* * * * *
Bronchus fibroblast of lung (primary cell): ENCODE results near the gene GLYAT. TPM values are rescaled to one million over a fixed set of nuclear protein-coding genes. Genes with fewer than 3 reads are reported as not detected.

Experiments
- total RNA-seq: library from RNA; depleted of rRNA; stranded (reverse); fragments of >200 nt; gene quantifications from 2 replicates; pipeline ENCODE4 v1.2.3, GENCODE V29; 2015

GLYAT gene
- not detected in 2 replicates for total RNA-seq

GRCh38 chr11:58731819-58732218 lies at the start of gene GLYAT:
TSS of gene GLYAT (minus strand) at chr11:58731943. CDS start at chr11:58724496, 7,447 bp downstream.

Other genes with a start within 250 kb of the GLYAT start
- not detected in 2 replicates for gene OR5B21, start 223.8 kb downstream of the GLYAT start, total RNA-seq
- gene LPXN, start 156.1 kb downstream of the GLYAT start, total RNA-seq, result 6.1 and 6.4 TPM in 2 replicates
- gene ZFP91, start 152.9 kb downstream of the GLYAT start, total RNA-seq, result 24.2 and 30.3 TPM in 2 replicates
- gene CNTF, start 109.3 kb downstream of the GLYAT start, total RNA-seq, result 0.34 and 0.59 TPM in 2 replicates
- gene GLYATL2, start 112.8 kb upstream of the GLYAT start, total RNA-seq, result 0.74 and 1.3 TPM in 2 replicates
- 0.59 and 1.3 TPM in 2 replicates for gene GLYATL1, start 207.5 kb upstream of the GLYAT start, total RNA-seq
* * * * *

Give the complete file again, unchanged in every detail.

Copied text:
Bronchus fibroblast of lung (primary cell): ENCODE results near the gene GLYAT. TPM values are rescaled to one million over a fixed set of nuclear protein-coding genes. Genes with fewer than 3 reads are reported as not detected.

Experiments
- total RNA-seq: library from RNA; depleted of rRNA; stranded (reverse); fragments of >200 nt; gene quantifications from 2 replicates; pipeline ENCODE4 v1.2.3, GENCODE V29; 2015

GLYAT gene
- not detected in 2 replicates for total RNA-seq

GRCh38 chr11:58731819-58732218 lies at the start of gene GLYAT:
TSS of gene GLYAT (minus strand) at chr11:58731943. CDS start at chr11:58724496, 7,447 bp downstream.

Other genes with a start within 250 kb of the GLYAT start
- not detected in 2 replicates for gene OR5B21, start 223.8 kb downstream of the GLYAT start, total RNA-seq
- gene LPXN, start 156.1 kb downstream of the GLYAT start, total RNA-seq, result 6.1 and 6.4 TPM in 2 replicates
- gene ZFP91, start 152.9 kb downstream of the GLYAT start, total RNA-seq, result 24.2 and 30.3 TPM in 2 replicates
- gene CNTF, start 109.3 kb downstream of the GLYAT start, total RNA-seq, result 0.34 and 0.59 TPM in 2 replicates
- gene GLYATL2, start 112.8 kb upstream of the GLYAT start, total RNA-seq, result 0.74 and 1.3 TPM in 2 replicates
- 0.59 and 1.3 TPM in 2 replicates for gene GLYATL1, start 207.5 kb upstream of the GLYAT start, total RNA-seq